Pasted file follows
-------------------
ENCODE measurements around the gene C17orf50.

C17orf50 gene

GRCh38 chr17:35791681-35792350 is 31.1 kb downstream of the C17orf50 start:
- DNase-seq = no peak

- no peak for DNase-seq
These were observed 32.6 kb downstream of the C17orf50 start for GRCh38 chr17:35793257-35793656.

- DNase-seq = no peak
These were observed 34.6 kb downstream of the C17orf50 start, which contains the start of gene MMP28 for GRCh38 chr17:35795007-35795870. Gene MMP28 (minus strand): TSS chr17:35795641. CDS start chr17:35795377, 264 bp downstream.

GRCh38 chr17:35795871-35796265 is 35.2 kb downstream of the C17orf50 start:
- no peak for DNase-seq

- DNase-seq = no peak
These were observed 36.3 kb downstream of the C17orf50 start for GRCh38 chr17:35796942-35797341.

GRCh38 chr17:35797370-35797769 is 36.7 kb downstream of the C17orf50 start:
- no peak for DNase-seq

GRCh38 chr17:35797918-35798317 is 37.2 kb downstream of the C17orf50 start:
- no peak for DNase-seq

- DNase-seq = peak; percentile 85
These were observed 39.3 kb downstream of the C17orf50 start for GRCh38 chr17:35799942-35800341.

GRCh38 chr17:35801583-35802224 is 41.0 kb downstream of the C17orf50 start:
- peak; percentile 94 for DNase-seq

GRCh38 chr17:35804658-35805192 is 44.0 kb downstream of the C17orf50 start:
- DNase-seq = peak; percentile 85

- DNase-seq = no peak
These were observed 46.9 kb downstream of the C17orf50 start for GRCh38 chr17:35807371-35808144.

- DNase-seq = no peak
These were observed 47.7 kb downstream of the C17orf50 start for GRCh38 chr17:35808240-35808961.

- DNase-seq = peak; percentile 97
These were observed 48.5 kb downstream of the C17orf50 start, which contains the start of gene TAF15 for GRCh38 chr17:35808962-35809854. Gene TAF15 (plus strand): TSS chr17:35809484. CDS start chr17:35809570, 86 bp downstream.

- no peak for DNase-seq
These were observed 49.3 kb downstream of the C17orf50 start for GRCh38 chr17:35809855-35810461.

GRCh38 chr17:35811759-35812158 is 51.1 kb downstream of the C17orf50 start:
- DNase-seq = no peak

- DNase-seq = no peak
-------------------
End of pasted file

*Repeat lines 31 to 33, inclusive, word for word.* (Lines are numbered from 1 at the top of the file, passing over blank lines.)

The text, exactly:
GRCh38 chr17:35811759-35812158 is 51.1 kb downstream of the C17orf50 start:
- DNase-seq = no peak

- DNase-seq = no peak